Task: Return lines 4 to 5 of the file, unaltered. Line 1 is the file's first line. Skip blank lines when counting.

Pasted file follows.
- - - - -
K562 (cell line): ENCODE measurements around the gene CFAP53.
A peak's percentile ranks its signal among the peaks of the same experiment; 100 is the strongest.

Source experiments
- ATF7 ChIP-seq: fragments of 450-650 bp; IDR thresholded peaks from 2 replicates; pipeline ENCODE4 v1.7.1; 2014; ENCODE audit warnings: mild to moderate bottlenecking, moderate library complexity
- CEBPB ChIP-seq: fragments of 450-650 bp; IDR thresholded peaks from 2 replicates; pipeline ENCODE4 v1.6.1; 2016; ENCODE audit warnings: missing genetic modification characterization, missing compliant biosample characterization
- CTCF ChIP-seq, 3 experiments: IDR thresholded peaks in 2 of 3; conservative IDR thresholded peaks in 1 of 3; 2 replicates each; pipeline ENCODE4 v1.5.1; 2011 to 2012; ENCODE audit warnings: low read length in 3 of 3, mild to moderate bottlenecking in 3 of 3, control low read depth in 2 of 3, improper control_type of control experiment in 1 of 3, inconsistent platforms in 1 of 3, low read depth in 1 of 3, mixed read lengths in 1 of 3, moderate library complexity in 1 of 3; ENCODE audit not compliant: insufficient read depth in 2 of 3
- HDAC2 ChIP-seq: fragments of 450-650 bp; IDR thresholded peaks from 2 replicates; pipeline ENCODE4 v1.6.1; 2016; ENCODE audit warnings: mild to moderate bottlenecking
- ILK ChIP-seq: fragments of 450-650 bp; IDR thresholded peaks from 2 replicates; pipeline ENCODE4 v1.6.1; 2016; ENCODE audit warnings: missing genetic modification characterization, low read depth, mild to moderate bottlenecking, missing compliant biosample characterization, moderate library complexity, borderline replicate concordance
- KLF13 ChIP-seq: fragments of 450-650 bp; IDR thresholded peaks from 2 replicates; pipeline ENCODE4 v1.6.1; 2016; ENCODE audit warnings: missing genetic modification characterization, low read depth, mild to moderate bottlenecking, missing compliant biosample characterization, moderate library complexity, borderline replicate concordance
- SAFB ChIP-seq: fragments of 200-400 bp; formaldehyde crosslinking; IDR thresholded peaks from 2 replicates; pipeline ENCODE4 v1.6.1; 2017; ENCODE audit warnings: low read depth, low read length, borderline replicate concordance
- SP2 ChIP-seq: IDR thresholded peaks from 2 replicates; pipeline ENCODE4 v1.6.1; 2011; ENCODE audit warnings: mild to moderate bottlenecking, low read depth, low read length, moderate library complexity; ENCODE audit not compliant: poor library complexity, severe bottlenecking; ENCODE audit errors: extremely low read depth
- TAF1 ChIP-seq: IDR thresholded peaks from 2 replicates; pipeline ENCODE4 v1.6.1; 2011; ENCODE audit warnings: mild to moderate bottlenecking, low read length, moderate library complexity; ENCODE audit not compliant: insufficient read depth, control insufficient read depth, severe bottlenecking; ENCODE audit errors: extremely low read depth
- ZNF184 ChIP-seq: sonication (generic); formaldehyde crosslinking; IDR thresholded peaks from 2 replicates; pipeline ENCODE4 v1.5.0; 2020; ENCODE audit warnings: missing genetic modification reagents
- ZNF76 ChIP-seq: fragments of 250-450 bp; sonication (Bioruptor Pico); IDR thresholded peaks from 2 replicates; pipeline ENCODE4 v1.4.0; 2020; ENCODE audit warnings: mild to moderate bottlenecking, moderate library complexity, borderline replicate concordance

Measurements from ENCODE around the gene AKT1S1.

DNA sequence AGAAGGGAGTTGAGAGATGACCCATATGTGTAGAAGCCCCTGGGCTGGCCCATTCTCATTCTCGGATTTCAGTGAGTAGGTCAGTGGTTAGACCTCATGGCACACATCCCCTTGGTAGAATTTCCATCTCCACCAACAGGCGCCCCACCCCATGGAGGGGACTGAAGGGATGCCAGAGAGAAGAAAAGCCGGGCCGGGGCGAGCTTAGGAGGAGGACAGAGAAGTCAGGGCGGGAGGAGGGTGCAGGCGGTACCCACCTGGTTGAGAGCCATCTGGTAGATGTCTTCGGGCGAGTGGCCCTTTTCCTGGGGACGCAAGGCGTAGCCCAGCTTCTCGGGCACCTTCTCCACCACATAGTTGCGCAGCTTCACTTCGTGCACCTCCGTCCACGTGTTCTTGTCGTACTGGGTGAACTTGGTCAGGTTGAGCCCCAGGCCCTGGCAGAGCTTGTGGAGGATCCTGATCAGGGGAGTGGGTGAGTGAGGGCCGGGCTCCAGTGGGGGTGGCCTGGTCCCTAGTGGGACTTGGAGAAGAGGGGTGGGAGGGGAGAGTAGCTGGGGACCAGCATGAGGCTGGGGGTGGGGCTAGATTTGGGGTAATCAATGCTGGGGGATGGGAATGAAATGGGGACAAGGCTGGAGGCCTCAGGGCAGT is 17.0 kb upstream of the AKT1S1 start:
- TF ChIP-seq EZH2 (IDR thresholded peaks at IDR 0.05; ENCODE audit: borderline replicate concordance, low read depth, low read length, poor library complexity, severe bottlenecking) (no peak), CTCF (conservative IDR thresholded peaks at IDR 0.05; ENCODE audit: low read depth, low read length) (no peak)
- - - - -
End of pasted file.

- ATF7 ChIP-seq: fragments of 450-650 bp; IDR thresholded peaks from 2 replicates; pipeline ENCODE4 v1.7.1; 2014; ENCODE audit warnings: mild to moderate bottlenecking, moderate library complexity
- CEBPB ChIP-seq: fragments of 450-650 bp; IDR thresholded peaks from 2 replicates; pipeline ENCODE4 v1.6.1; 2016; ENCODE audit warnings: missing genetic modification characterization, missing compliant biosample characterization